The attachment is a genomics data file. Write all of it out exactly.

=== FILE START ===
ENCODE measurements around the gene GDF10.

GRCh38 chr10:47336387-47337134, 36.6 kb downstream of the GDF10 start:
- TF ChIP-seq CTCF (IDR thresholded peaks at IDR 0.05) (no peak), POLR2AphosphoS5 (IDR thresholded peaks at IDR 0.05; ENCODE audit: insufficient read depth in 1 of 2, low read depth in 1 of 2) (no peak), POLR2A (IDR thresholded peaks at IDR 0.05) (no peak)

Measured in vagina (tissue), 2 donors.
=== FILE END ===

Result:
ENCODE measurements around the gene GDF10.

GRCh38 chr10:47336387-47337134, 36.6 kb downstream of the GDF10 start:
- TF ChIP-seq CTCF (IDR thresholded peaks at IDR 0.05) (no peak), POLR2AphosphoS5 (IDR thresholded peaks at IDR 0.05; ENCODE audit: insufficient read depth in 1 of 2, low read depth in 1 of 2) (no peak), POLR2A (IDR thresholded peaks at IDR 0.05) (no peak)

Measured in vagina (tissue), 2 donors.